Why it matters: The U.S. faces a range of health care flashpoints — unaffordable drugs, opioids, vaping — as we debate whether to adopt universal care. For now, the Affordable Care Act is the law of the land, but Republicans want to issue it a final death blow.
Miami-Dade County Mayor Carlos A. Gimenez announced Monday that he would sign an emergency order to again close many businesses, including indoor dining at restaurants, party venues, gyms and fitness centers, effective Wednesday.
The big picture: The move comes as cases are surging in Florida, even as the state sees an increasing gap between testing and confirmed cases.
The main trade groups representing hospitals, nurses and doctors issued a public letter today that urges "the American public to take the simple steps we know will help stop the spread of the virus: wearing a face mask, maintaining physical distancing, and washing hands."
The bottom line: Coronavirus cases are rising almost everywhere across the country, and the medical community now is begging the public to take preventive measures to avoid overwhelmed hospitals and higher death counts.
White House chief of staff Mark Meadows told "Fox & Friends" Monday that there are facts and statistics — without citing any — to back up President Trump's claim that 99% of coronavirus cases are "totally harmless."
The big picture: Nearly 130,000 Americans have died from the virus, and FDA commissioner Stephen Hahn declined to provide evidence to support Trump's claim over the weekend.
A record 8,181 coronavirus patients were hospitalized Sunday in Texas, and officials in major cities warned that hospitals' intensive care capabilities could be overwhelmed within weeks, the Texas Tribune reports.
The big picture: New York hospitals never became so overwhelmed that patients were abandoned in hallways, but the situation became dire after lockdowns were in place, and it was mostly a matter of riding out the storm.
The United States' alarming rise in coronavirus cases isn't due to increased testing — particularly not where cases have grown fastest over the last month.
Why it matters: The U.S. doesn't yet know what it looks like when a pandemic rages on relatively unchecked after the health system has become overwhelmed. It may be about to find out.
The Trump campaign will be providing face masks and hand sanitizer for all attendees at an upcoming rally Saturday in Portsmouth, New Hampshire.
Why it matters: The campaign's first coronavirus-era rally in Tulsa, Oklahoma, was notable for its lack of masks.
Stop AAPI Hate announced there have been 832 self-reported incidents of discrimination and harassment against Asian Americans and Pacific Islanders in California in the last three months.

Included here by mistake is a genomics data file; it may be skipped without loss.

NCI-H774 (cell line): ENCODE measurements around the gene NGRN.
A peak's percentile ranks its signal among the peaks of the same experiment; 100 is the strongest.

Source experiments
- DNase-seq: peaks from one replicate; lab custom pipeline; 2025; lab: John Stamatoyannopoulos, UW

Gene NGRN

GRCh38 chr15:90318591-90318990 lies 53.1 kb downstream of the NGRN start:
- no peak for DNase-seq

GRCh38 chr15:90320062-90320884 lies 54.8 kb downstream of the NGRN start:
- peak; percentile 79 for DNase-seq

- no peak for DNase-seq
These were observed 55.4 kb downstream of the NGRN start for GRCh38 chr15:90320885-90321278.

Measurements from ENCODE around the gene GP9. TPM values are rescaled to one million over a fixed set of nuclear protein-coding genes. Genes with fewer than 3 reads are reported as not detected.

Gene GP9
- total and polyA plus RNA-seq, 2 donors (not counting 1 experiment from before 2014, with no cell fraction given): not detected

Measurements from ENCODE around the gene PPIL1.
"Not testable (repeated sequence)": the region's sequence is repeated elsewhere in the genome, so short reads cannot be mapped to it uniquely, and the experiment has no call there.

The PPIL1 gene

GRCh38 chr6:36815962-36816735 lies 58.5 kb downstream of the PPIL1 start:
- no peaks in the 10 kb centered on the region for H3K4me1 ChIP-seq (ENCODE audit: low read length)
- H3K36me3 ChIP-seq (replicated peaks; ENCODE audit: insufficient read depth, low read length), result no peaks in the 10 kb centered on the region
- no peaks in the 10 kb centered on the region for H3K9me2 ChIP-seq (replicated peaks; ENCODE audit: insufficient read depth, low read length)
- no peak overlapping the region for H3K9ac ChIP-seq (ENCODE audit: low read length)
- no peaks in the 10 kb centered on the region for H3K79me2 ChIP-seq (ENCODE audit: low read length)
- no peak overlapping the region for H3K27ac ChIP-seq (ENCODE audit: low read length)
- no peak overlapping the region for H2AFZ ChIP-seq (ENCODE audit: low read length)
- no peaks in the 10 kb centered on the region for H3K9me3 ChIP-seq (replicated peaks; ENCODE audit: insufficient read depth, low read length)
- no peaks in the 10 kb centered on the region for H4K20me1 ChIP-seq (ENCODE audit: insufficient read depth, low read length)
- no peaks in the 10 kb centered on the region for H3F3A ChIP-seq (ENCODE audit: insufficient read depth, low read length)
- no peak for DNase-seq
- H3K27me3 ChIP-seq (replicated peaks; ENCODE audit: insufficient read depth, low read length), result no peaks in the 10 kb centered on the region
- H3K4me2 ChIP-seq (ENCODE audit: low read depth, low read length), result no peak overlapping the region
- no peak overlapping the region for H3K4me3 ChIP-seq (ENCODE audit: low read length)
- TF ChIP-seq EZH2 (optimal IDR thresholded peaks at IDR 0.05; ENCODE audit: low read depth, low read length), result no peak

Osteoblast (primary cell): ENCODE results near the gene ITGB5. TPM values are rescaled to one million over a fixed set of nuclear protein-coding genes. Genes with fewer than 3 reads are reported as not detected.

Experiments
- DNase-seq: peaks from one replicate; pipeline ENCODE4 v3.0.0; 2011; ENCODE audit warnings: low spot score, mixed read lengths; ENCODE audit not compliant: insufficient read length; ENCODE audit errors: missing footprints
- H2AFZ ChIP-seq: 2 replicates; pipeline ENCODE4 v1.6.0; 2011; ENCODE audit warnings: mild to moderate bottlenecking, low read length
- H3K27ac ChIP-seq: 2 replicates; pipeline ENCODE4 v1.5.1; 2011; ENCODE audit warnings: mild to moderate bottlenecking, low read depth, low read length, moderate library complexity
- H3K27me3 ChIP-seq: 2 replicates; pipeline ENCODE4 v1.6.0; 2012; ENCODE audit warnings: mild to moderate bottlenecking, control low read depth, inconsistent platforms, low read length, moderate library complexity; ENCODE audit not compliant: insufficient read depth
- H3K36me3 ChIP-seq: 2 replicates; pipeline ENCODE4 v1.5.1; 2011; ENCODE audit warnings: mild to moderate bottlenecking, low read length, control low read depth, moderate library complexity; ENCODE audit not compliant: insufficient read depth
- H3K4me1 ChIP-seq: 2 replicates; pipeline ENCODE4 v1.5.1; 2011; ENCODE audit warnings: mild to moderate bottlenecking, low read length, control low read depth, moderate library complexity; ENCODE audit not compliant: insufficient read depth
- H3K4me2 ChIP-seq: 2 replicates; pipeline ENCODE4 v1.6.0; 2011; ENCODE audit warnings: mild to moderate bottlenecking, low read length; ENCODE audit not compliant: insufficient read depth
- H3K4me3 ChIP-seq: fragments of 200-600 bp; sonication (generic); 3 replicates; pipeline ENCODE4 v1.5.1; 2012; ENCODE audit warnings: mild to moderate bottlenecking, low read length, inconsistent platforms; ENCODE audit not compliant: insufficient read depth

The big picture: During the coronavirus pandemic, harassment and discrimination against Asian Americans and Pacific Islanders are "becoming the norm." The Asian Pacific Policy and Planning Council and Chinese for Affirmative Action, which launched Stop AAPI Hate, said there have been 2,120 hate incidents across the country, but 40% of them occurred in California, CBS News reports.
Houston Mayor Sylvester Turner told CBS' "Face the Nation" on Sunday that "if we don't get our hands around this virus quickly, in about two weeks, our hospital system could be in serious, serious trouble."
Why it matters: Turner said they can always add more beds, but the "major problem" will be ensuring there is enough medical staffing to care for the sick. In Harris County, where Houston sits, there are more than 34,000 confirmed coronavirus cases and over 190,000 cases in the state, according to Johns Hopkins University.
New Jersey Gov. Phil Murphy (D-N.J) on NBC's Meet the Press Sunday called for a national face mask mandate to help prevent the spread of the coronavirus.
Why it matters: Guidance from the Centers for Disease Control and Prevention recommends but does not require people to wear masks in public — despite recent spikes in new coronavirus cases around the United States.
FDA commissioner Stephen Hahn didn't provide any evidence to support President Trump's claim that 99% of coronavirus cases are "totally harmless" while speaking with ABC's Martha Raddatz.
What he's saying: "Well, what I'd say is, you know, any case, we don't want to have in this country. This is a very rapidly moving epidemic. A rapidly moving pandemic. And any death, any case, is tragic. And we want to do everything we can to prevent that," Hahn said.
When MLB teams arrived at the ballpark this weekend for the first summer workouts of 2020, the comforting sounds of baseball brought smiles to players' faces.
Between the lines: Even the loudest crack of the bat couldn't mask the eerie silence or distract from the ever-present coronavirus threat.
A group of 239 scientists in 32 countries is calling for the World Health Organization to revise its recommendations to account for airborne transmission as a significant factor in how the coronavirus spreads, the New York Times reports.
The big picture: The WHO has said the virus mainly spreads via large respiratory droplets that fall to the ground once they've been discharged in coughs and sneezes. But the scientists say evidence shows the virus can spread from smaller particles that linger in air indoors.